This week is about trying to obtain equilibrium. I say "try" because I don't think it will ever happen with so many competing goals. Even when I pare down, it's only temporary. I'm doing too much and I recognize that. Crazed doesn't cover how hectic my life has been. It's causing a bit of stress. Good stress, but stress nonetheless.

What I have to do is remind myself that it will all get done, and not stay up late worrying about what's left to do. And, I haven't been writing lately. *sigh*

I recognize that these are good problems to have. I just wish I could do more of the good work I like to do.


Dodge Dodge Dodge Dodge Dodge! Just 48 hours away. I was hoping to get a Dodge slot this year (HA!). Oh well. Maybe next time. Still, I'm psyched to be going, catching up with friends and seeing new ones. Will post more about Dodge tomorrow.


Have you ever run into someone whose life is so off track it makes you appreciate your own even more? I had that experience yesterday afternoon speaking with someone I used to know quite well. There's nothing I can do but hope for the best but prepare for the worst.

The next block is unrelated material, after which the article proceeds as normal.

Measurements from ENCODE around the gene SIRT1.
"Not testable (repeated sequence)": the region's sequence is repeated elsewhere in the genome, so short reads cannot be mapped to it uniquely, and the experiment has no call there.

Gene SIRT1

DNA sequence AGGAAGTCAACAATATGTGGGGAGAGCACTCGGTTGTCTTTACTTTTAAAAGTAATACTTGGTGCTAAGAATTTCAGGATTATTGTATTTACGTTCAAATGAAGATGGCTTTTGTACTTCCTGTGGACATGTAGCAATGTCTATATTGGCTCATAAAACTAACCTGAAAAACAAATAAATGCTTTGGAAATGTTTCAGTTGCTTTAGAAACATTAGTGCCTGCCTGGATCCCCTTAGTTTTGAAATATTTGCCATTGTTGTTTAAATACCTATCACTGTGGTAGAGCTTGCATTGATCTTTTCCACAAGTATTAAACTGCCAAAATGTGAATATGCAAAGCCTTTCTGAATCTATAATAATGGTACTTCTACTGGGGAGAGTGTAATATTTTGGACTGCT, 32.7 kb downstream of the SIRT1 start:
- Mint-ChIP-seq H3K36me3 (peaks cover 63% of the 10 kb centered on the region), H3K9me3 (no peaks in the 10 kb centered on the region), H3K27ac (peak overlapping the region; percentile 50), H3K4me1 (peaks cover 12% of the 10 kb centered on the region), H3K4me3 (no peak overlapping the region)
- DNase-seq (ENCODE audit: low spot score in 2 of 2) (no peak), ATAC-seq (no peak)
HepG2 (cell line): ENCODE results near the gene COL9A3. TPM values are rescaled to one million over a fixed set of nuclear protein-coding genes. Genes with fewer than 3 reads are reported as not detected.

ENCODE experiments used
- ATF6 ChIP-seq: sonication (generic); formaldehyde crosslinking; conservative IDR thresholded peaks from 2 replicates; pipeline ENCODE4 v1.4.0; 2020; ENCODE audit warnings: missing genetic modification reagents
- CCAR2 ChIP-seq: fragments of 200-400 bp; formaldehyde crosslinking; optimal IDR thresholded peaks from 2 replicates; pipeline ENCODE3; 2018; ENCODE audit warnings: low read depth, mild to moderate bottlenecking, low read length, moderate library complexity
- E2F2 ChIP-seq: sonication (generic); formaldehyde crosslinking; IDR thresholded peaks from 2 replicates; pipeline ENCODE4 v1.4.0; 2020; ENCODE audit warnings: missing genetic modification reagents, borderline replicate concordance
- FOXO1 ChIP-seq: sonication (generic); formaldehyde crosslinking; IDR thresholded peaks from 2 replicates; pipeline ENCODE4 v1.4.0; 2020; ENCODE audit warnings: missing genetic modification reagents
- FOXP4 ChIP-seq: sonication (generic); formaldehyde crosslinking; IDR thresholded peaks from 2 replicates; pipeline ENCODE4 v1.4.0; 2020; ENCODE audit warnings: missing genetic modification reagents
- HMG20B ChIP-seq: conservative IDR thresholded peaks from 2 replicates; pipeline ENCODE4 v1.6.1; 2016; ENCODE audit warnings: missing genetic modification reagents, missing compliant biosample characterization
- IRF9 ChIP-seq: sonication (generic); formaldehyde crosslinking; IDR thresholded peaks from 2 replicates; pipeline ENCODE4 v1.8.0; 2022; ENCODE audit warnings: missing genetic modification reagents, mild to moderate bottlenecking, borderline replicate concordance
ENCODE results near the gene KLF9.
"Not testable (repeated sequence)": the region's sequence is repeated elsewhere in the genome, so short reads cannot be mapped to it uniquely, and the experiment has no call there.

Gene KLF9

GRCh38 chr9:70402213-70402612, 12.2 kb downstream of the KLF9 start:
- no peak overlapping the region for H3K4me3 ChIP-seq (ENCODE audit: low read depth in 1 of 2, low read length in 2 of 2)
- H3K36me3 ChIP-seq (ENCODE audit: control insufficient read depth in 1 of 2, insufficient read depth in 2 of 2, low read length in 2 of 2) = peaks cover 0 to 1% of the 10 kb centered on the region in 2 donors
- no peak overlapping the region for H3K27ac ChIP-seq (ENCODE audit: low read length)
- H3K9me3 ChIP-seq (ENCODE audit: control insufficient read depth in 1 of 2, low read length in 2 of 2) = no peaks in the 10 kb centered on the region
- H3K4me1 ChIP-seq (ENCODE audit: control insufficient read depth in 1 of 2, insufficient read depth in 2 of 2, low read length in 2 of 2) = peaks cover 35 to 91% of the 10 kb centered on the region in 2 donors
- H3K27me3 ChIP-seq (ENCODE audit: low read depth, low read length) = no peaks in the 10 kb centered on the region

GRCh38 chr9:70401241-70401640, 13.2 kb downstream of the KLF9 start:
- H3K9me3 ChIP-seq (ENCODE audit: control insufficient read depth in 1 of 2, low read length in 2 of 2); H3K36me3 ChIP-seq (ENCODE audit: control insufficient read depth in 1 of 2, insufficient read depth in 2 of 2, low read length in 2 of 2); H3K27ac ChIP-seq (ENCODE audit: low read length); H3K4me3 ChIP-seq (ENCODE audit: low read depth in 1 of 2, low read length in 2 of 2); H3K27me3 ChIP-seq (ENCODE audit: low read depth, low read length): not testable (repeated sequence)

This past weekend, I managed to make it back to the gym after a few weeks off and a few added lbs. Again, when my life is out of whack the disruption ripples to other parts of my life. It felt good to get back into a fitness routine. Of course, Dodge is about indulging the mind, body, and spirit. Still, I'll get in a few workouts while I'm away.


Not making a to-do list because I'm headed to Dodge. I'm looking to replenish my poetry soul.

Saturday, October 02, 2010

Dire Literary Series